Finding your career passion isn’t easy. You don’t even know where you see yourself in 5 years – how are you supposed to know what you want to do for the rest of your life?
You’re definitely not the only one asking this question. According to a 2013 Gallup poll, 70% of Americans aren’t particularly jazzed about their jobs. That doesn’t mean that you have to settle: You can find your passion – you’ll just have to be open to the hints (and your own behaviors!) that will guide you toward the type of work that will make you want to devote 40+ hours of your week to your job. Here are our 3 steps for finding the answer to one of life’s most difficult questions.
1. Stop saying, “I don’t think I would like doing that.”
To a certain extent, you know yourself well enough to identify your preferences. On the other hand, that doesn’t mean you should rule out new opportunities you’ve never tried before. College is your chance to try out as many things as possible, so join an organization, or choose a class that’s the complete opposite of your major. You may discover a new passion just by opening yourself up to new interests.
2. Often times, the things you’re good at are the things that will make you happy.
What are your favorite classes? What types of projects excite you? When you feel like you’re directly contributing to something (and doing a great job at it), it’s extremely fulfilling. Ask your friends, professors and families about your strengths so you have a better idea of the areas where you’re absolutely killing it.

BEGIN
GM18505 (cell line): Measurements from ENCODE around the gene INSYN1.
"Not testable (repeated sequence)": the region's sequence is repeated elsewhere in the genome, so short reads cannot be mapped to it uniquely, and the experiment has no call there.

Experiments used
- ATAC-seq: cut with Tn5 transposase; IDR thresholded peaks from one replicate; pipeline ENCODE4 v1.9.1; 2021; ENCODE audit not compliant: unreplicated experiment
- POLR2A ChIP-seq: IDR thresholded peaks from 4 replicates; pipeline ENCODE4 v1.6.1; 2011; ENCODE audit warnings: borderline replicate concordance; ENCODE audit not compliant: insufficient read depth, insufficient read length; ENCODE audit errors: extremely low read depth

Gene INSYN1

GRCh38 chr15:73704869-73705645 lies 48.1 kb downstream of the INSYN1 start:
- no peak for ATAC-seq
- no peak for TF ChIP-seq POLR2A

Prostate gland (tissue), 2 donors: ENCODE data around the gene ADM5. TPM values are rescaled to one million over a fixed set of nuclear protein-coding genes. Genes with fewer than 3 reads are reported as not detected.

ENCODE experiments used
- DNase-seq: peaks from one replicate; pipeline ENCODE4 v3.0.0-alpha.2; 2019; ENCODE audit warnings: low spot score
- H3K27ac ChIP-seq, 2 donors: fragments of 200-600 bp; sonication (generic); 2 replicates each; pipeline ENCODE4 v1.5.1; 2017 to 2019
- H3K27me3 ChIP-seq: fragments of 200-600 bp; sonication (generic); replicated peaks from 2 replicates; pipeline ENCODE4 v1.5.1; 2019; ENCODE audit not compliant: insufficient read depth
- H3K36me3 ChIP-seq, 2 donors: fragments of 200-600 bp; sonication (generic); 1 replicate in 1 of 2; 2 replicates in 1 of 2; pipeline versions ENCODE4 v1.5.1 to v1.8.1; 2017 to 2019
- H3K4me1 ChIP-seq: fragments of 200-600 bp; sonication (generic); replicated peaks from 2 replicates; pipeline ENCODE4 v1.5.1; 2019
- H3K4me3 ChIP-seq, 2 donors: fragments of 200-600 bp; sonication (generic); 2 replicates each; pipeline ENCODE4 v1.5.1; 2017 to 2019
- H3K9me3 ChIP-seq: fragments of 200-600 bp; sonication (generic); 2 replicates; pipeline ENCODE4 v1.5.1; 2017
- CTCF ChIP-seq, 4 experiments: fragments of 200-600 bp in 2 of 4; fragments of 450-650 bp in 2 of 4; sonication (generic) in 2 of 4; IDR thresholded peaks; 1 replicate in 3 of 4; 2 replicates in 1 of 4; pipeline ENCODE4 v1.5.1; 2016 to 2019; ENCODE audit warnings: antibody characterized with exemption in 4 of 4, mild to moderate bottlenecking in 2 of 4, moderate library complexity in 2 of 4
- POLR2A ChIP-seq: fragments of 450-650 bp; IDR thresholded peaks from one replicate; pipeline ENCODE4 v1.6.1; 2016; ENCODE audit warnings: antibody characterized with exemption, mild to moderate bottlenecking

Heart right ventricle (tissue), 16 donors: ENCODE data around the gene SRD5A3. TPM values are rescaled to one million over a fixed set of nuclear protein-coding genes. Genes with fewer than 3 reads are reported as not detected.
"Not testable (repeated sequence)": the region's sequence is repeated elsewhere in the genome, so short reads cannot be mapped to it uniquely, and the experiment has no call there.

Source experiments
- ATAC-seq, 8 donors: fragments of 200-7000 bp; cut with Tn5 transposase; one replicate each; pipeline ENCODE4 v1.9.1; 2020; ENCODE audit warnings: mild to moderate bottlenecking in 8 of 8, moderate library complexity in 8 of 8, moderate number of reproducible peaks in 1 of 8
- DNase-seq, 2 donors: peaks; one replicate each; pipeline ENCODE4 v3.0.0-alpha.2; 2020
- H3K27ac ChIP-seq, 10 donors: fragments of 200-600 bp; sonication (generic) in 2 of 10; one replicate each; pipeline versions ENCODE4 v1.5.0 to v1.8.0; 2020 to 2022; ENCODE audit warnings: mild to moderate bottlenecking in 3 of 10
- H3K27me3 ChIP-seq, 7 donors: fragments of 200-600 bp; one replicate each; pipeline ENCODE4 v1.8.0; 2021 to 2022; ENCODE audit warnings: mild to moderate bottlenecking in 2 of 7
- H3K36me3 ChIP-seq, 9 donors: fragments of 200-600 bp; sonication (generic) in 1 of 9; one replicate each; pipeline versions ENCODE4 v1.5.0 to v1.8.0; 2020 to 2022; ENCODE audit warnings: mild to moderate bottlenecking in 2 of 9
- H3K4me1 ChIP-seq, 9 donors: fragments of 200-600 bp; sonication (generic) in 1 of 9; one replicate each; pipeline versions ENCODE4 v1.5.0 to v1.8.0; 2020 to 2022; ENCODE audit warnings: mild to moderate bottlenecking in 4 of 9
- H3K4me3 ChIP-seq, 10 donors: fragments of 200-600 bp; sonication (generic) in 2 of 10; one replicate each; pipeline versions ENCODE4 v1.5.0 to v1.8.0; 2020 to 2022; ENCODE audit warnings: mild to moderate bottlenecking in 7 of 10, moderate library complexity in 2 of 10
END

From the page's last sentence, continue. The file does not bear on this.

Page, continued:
3. What are you doing in your spare time?
There is such a thing as productive procrastination – and that’s certainly something that can help lead you to your passion. What are you doing outside of the classroom – maybe even during class? Which of your extracurriculars would you never give up – no matter how much the time commitment grows? Think about the things you love to do in your spare time, and see if they’re related to a career. At the very least, see if there are certain aspects of your interests–like team-building or creativity–that are applicable to the jobs you’re applying for.
Moral to the story? You’re going to be just fine. Finding your career passion takes a lot of effort (and trial and error!), but no job is a waste of time. You’ll either be happy with what you’re doing, or you’ll come away with a valuable learning experience that will guide your career decisions in the future.